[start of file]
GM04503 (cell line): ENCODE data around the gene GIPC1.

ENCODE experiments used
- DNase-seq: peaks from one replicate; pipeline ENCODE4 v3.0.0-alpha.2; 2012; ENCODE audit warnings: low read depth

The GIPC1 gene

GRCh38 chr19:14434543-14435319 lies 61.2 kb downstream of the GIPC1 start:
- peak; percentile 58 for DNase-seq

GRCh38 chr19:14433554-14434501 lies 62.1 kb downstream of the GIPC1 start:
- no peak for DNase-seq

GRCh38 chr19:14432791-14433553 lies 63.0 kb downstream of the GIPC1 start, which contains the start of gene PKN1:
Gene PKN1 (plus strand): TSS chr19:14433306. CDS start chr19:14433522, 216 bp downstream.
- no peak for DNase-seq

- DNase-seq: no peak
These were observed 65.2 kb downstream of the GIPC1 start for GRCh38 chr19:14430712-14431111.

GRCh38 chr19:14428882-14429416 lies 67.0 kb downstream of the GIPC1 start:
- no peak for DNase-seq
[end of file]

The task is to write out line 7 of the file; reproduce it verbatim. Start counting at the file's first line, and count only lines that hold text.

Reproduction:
GRCh38 chr19:14433554-14434501 lies 62.1 kb downstream of the GIPC1 start: